I'm sure no one would deny you donating to any cause you wish. I suspect people would only take issue with being forced to do so.

As for how families fall into poverty, it's complicated. I wouldn't ascribe it to any one cause, but I would be cautious in calling it inadequate parenting. Poor people are not fools nor are they somehow morally damaged. Some of them just made unfortunate choices, or had unfortunate things happen to them through no fault of their own. I should say some of us, as I've had my days of living frugally too. My parents valued education, which is the best single tool for escaping poverty, imo. Teach a man to fish...

 

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32 minutes ago, Luna Bliss said:

I don't know a lot about the Casino's run by Natives, but you have to be careful when evaluating the belief that Casinos benefit Native Americans to a great degree. I've run into more than one person who said Natives have no poverty because they have Casinos which provide immense wealth. Like everything, there's no simple answer and it one has to take into account each individual and each tribe to weigh the benefits:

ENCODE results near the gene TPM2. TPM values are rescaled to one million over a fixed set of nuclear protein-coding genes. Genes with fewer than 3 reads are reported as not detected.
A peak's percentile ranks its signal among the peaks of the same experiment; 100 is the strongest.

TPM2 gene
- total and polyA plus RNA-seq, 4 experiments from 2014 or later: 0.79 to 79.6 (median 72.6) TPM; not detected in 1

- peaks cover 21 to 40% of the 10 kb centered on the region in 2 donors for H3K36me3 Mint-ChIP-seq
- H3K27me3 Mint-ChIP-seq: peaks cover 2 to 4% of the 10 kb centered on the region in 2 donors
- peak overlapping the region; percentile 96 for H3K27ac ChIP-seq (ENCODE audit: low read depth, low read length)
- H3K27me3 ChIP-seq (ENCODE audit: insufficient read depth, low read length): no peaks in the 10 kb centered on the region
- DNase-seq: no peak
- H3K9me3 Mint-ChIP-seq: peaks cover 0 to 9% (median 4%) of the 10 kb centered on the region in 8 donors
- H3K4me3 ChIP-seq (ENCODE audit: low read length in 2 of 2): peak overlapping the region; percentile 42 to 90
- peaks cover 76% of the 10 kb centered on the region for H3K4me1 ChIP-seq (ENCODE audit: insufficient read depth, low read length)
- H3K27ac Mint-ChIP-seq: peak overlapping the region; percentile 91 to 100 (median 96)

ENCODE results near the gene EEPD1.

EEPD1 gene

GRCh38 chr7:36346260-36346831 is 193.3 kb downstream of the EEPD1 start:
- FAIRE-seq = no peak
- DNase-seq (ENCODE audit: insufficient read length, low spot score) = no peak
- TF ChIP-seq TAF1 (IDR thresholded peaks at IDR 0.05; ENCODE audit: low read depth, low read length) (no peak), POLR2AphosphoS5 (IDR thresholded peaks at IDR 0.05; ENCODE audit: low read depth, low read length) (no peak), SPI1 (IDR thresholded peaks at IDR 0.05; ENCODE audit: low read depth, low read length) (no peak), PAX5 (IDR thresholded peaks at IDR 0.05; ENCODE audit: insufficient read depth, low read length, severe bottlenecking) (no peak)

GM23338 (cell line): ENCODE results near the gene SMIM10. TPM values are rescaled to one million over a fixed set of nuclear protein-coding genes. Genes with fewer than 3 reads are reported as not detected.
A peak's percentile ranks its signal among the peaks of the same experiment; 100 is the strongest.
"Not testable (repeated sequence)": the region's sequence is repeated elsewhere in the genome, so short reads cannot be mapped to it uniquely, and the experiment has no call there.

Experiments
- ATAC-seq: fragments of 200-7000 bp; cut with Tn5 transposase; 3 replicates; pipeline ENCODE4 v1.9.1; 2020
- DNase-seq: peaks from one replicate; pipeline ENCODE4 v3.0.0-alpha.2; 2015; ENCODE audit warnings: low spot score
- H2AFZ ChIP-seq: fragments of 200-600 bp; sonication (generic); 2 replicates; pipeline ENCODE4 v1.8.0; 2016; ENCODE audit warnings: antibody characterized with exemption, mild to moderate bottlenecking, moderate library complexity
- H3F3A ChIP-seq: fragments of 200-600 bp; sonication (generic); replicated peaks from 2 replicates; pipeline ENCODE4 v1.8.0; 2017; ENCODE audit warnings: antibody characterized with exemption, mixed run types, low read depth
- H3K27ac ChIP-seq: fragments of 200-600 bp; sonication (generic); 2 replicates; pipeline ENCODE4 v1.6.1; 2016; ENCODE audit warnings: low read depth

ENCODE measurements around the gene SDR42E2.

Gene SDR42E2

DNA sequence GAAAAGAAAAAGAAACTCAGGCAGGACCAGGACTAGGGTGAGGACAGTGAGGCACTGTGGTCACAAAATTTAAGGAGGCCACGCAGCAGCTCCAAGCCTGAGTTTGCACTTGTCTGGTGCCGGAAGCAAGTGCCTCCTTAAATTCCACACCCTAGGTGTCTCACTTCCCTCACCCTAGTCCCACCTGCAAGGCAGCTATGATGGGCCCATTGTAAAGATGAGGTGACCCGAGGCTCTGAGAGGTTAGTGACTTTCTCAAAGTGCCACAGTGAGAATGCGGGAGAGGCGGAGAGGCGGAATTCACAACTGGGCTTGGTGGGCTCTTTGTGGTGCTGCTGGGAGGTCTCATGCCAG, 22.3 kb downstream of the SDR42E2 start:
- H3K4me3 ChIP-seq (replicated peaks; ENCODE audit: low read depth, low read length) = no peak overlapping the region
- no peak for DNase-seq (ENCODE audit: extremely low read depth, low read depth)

The Myth Of Indian Casino Riches
https://indiancountrytoday.com/archive/the-myth-of-indian-casino-riches-3H8eP-wHX0Wz0H4WnQjwjA
~~~~~~~
For Native Americans, Tribal Casinos Help And Hurt
Helping Or Hurting? For Some Native Americans, Tribal-Casino Gambling Collides With Gambling Addiction
https://www.stlpublicradio.org/projects/fixed-odds/for-native-americans-tribal-casinos-help-and-hurt/

Oh, I don't think they have immense wealth.  If they did, the schools would be a lot better off.  I said it gives them something to do; a purpose, something to wake up to every morning and be productive at because it's better than the corrupt lottery officials.  The lottery falls far short of the money it is supposed to be allotting for schools.  And, when the lottery officials are asked 'where is the money for the schools', people get as an answer from the lottery officials which is an 'I don't know'.  

Of course gambling can be an addiction but so can alcohol but that doesn't mean I am for prohibition against alcohol or gambling because some may be addicted.  I am not addicted to gambling.  I usually win a few hundred dollars and then go buy antiques in the antique districts.